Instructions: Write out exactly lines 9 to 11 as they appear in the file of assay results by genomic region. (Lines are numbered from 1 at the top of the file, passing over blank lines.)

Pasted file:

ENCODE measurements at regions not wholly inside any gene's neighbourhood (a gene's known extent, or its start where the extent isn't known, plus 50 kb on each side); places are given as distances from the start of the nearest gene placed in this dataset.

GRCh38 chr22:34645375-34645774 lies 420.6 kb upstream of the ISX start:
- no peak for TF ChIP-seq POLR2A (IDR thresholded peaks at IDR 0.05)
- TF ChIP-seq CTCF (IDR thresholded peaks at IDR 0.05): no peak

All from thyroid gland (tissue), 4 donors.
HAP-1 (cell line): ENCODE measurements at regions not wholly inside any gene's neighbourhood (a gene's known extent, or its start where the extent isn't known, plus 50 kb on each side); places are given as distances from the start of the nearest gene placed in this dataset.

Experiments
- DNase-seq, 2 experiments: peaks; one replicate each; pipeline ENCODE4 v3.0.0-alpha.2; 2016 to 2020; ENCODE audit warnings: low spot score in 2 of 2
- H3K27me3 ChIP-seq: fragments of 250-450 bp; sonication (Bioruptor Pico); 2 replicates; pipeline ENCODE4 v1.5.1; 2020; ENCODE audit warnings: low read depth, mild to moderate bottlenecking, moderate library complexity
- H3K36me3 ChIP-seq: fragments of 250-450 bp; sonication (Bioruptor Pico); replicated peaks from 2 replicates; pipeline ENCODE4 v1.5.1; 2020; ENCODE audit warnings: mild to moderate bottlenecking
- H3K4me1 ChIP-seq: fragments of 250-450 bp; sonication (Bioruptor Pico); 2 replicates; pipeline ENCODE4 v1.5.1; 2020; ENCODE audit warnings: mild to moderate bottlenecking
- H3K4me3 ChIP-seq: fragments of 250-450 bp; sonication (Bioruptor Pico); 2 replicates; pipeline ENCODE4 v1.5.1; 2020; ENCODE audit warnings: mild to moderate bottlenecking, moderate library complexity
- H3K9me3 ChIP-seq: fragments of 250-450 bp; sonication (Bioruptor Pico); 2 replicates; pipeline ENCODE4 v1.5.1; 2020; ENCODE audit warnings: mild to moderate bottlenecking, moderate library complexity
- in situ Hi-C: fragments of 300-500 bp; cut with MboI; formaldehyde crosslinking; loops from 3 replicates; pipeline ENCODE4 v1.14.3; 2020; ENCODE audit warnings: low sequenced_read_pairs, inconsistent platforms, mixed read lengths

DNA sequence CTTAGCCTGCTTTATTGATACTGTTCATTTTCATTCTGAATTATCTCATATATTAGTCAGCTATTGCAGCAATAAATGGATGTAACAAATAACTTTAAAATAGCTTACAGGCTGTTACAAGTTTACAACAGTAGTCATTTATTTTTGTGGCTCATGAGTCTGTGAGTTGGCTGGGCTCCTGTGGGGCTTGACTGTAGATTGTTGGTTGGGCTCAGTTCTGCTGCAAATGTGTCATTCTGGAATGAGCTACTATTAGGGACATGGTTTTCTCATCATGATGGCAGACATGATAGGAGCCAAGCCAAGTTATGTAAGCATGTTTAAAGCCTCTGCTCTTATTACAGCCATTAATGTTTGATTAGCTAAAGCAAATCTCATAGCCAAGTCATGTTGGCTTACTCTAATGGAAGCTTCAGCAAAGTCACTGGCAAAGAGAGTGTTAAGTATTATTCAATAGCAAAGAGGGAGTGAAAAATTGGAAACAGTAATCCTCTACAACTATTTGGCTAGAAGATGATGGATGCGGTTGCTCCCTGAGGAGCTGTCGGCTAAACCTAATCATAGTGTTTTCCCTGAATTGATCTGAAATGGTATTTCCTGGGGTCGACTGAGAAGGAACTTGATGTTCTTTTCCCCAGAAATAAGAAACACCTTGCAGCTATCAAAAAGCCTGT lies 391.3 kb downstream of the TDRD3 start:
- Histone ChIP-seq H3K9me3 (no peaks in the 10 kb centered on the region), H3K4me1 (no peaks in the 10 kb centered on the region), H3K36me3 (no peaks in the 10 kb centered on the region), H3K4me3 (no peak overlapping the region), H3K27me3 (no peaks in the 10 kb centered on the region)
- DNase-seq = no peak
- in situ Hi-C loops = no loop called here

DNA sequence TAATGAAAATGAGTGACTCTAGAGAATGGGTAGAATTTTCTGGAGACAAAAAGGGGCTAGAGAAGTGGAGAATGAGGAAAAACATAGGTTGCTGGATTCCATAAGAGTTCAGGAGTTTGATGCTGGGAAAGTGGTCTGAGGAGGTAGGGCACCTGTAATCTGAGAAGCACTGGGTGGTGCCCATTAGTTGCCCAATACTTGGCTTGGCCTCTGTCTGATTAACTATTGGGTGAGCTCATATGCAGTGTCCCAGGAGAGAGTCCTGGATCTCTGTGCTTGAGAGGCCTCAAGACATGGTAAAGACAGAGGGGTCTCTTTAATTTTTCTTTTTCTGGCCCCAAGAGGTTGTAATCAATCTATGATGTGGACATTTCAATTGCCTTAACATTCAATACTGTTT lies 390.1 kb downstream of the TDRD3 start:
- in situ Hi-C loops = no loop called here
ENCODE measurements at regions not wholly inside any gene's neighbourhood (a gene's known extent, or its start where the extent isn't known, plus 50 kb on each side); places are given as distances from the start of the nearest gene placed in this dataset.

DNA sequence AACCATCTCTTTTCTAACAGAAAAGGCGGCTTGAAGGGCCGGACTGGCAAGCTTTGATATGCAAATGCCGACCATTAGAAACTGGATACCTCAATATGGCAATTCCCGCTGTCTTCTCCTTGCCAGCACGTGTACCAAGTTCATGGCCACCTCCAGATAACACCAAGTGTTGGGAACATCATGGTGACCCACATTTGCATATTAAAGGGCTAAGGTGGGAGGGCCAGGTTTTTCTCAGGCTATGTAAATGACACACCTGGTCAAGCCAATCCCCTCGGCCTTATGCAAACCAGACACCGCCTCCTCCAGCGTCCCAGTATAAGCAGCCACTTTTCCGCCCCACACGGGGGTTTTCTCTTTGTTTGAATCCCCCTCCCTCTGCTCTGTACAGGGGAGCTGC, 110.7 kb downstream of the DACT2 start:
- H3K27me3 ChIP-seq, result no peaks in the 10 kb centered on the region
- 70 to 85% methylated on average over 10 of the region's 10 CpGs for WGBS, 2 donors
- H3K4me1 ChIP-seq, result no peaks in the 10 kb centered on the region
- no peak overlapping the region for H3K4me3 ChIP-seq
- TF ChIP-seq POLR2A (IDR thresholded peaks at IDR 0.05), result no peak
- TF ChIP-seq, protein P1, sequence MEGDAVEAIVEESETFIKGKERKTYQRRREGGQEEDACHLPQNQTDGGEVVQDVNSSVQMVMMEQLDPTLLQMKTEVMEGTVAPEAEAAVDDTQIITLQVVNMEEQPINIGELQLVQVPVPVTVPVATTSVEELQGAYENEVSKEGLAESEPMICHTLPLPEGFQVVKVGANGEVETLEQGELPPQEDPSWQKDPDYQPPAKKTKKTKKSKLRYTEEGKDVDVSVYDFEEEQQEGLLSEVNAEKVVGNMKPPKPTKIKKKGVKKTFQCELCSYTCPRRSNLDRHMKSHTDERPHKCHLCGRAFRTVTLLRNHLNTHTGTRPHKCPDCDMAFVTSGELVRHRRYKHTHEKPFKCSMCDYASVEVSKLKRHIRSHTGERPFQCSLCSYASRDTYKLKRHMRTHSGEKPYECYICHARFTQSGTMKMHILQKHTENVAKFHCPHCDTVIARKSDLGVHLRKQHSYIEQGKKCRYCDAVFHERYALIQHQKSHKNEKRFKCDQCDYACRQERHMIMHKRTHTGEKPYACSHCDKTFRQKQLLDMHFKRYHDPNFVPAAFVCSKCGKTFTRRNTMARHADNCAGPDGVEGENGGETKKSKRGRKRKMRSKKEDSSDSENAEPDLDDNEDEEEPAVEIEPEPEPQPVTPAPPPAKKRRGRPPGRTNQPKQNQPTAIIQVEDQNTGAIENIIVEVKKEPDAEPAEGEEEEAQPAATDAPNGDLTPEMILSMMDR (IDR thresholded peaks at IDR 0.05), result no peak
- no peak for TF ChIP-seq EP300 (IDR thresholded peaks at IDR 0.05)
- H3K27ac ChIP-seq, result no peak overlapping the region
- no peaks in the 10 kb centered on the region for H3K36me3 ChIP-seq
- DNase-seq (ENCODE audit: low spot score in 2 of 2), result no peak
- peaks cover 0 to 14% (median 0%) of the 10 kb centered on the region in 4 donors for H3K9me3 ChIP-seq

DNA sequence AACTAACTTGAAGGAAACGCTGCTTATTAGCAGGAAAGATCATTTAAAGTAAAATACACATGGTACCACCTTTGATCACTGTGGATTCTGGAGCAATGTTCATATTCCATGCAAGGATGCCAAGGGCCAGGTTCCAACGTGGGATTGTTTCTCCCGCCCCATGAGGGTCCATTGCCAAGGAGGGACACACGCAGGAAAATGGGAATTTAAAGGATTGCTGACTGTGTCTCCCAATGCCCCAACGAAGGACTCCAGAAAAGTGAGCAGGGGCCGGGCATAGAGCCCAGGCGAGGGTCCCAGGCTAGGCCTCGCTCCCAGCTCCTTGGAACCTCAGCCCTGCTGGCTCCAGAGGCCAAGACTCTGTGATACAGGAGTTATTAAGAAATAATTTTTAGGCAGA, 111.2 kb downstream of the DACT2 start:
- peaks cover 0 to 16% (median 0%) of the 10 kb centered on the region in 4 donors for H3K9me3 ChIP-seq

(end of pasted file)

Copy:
- H3K27me3 ChIP-seq: fragments of 250-450 bp; sonication (Bioruptor Pico); 2 replicates; pipeline ENCODE4 v1.5.1; 2020; ENCODE audit warnings: low read depth, mild to moderate bottlenecking, moderate library complexity
- H3K36me3 ChIP-seq: fragments of 250-450 bp; sonication (Bioruptor Pico); replicated peaks from 2 replicates; pipeline ENCODE4 v1.5.1; 2020; ENCODE audit warnings: mild to moderate bottlenecking
- H3K4me1 ChIP-seq: fragments of 250-450 bp; sonication (Bioruptor Pico); 2 replicates; pipeline ENCODE4 v1.5.1; 2020; ENCODE audit warnings: mild to moderate bottlenecking